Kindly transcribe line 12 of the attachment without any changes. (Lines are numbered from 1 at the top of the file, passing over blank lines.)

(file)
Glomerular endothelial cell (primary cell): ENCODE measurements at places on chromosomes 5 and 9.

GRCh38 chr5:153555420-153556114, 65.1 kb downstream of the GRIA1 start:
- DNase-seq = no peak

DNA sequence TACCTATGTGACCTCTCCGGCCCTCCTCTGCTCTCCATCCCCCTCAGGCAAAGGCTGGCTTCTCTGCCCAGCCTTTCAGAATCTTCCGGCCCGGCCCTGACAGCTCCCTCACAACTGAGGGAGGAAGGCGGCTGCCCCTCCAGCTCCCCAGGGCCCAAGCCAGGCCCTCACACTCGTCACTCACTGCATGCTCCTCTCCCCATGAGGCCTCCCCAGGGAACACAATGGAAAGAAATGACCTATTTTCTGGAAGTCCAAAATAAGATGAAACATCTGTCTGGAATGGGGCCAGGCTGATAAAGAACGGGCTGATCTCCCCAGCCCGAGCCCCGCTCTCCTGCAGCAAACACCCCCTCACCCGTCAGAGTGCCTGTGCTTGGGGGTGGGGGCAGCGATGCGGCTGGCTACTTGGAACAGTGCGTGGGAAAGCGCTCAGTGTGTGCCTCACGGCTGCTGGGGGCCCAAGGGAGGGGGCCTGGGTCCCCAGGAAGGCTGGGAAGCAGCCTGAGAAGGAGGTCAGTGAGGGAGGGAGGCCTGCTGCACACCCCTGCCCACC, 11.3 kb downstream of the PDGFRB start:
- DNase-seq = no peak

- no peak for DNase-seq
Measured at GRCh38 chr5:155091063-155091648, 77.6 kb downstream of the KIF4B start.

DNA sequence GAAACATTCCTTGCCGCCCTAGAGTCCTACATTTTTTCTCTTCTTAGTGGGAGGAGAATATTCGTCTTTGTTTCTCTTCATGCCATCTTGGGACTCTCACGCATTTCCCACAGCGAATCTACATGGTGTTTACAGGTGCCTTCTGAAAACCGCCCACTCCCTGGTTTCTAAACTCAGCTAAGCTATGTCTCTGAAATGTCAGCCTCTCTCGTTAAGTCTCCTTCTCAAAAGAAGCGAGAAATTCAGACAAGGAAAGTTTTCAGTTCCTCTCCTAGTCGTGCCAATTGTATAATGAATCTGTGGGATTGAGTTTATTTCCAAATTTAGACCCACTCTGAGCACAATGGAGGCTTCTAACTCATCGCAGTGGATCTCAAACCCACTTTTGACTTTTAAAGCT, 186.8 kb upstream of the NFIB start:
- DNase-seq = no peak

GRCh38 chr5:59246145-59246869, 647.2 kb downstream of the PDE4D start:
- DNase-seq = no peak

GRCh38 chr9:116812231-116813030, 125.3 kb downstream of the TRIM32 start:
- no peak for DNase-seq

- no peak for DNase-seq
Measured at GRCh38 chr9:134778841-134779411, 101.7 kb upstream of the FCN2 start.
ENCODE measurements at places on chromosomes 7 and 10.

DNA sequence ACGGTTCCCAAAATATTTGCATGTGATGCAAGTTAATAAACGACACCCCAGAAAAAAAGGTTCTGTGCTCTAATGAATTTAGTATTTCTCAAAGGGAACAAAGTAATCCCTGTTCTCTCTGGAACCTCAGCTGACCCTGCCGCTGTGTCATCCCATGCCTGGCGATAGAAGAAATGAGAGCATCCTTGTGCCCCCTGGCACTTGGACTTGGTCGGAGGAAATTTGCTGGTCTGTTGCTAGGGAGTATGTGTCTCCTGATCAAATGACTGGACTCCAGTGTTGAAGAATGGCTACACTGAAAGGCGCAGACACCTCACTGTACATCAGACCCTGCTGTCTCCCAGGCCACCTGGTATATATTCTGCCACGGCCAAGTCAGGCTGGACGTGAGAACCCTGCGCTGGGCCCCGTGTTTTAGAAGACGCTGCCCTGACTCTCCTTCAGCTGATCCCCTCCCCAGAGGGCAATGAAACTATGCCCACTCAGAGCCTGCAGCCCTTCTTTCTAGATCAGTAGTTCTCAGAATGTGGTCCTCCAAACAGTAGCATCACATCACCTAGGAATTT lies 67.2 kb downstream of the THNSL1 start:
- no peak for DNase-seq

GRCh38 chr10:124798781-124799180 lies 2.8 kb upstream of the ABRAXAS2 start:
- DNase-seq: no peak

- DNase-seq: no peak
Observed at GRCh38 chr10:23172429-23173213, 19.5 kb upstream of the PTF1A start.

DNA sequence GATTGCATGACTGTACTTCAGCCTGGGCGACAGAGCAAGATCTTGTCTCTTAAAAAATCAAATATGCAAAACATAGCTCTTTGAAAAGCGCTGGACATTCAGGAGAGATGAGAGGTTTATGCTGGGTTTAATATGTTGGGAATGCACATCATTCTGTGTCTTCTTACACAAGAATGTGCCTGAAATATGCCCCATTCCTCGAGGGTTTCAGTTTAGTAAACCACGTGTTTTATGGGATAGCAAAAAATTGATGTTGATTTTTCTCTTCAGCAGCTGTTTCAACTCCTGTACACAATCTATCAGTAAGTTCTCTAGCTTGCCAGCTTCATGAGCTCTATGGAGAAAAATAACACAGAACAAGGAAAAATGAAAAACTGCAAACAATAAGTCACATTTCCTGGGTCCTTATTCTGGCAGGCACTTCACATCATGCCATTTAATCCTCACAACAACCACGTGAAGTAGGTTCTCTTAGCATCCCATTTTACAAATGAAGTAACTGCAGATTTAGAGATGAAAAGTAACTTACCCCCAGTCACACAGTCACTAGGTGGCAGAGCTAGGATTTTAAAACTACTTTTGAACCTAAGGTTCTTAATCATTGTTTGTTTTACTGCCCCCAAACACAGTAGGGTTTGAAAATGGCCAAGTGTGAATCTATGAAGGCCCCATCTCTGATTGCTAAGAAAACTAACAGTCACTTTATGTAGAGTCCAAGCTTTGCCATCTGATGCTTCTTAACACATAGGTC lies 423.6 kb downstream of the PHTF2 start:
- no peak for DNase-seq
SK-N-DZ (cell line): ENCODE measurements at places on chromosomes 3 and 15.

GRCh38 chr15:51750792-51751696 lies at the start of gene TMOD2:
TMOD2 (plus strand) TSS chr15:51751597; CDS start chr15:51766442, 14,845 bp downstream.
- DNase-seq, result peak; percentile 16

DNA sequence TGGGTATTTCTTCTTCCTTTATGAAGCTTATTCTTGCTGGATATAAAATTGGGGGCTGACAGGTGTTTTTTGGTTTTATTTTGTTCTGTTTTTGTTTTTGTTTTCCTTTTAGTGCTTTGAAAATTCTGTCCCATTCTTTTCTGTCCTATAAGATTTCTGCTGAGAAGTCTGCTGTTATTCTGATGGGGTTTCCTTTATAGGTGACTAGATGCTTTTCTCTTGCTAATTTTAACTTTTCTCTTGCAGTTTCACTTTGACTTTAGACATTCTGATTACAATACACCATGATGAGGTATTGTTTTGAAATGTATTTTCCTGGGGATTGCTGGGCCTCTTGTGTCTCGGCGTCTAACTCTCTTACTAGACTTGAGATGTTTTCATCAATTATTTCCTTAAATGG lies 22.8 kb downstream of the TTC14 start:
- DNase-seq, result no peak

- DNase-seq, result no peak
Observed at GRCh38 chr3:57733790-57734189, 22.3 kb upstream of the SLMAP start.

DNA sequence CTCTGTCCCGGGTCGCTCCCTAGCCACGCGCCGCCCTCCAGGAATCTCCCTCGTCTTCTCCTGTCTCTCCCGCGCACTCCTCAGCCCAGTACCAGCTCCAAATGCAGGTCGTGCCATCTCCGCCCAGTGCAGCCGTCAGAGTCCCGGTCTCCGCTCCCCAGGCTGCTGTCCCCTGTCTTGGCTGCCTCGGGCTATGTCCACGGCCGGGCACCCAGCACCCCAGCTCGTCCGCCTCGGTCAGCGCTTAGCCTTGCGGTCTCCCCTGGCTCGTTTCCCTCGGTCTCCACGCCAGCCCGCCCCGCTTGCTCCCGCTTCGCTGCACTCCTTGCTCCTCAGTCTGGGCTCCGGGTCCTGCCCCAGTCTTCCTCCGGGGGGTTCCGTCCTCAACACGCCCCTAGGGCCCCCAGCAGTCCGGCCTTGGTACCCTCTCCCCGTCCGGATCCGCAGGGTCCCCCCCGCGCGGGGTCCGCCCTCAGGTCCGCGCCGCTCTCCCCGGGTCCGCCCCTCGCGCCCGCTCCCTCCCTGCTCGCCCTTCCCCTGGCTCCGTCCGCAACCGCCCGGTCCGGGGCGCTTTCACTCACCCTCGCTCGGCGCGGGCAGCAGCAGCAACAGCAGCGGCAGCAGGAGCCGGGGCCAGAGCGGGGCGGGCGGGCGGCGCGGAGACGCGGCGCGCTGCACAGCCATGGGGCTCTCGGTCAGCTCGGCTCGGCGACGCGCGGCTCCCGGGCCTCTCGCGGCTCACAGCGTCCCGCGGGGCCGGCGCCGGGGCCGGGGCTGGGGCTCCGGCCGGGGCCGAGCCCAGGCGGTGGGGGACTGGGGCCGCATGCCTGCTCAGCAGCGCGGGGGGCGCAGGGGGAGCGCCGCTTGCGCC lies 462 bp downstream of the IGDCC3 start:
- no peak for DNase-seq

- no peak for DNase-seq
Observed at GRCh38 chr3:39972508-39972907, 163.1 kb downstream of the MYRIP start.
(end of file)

GRCh38 chr9:116812231-116813030, 125.3 kb downstream of the TRIM32 start: